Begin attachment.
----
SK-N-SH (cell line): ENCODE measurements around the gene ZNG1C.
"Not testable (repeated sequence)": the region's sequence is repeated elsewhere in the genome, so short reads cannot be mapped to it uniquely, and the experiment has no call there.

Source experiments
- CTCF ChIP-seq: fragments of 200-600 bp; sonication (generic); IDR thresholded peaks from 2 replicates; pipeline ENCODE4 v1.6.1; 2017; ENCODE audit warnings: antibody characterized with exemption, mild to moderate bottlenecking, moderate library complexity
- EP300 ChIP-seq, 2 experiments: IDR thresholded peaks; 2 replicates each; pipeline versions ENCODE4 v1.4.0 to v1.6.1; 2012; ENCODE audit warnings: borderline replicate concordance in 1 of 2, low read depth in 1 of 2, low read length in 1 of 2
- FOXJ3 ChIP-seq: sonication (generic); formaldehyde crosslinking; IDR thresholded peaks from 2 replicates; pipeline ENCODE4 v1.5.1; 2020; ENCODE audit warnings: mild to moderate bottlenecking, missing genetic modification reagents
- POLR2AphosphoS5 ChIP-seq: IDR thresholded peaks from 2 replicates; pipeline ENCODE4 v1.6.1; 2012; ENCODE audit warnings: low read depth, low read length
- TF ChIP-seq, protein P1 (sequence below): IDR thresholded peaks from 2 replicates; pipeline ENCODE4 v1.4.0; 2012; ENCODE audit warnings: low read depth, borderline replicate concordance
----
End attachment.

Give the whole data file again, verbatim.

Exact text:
SK-N-SH (cell line): ENCODE measurements around the gene ZNG1C.
"Not testable (repeated sequence)": the region's sequence is repeated elsewhere in the genome, so short reads cannot be mapped to it uniquely, and the experiment has no call there.

Source experiments
- CTCF ChIP-seq: fragments of 200-600 bp; sonication (generic); IDR thresholded peaks from 2 replicates; pipeline ENCODE4 v1.6.1; 2017; ENCODE audit warnings: antibody characterized with exemption, mild to moderate bottlenecking, moderate library complexity
- EP300 ChIP-seq, 2 experiments: IDR thresholded peaks; 2 replicates each; pipeline versions ENCODE4 v1.4.0 to v1.6.1; 2012; ENCODE audit warnings: borderline replicate concordance in 1 of 2, low read depth in 1 of 2, low read length in 1 of 2
- FOXJ3 ChIP-seq: sonication (generic); formaldehyde crosslinking; IDR thresholded peaks from 2 replicates; pipeline ENCODE4 v1.5.1; 2020; ENCODE audit warnings: mild to moderate bottlenecking, missing genetic modification reagents
- POLR2AphosphoS5 ChIP-seq: IDR thresholded peaks from 2 replicates; pipeline ENCODE4 v1.6.1; 2012; ENCODE audit warnings: low read depth, low read length
- TF ChIP-seq, protein P1 (sequence below): IDR thresholded peaks from 2 replicates; pipeline ENCODE4 v1.4.0; 2012; ENCODE audit warnings: low read depth, borderline replicate concordance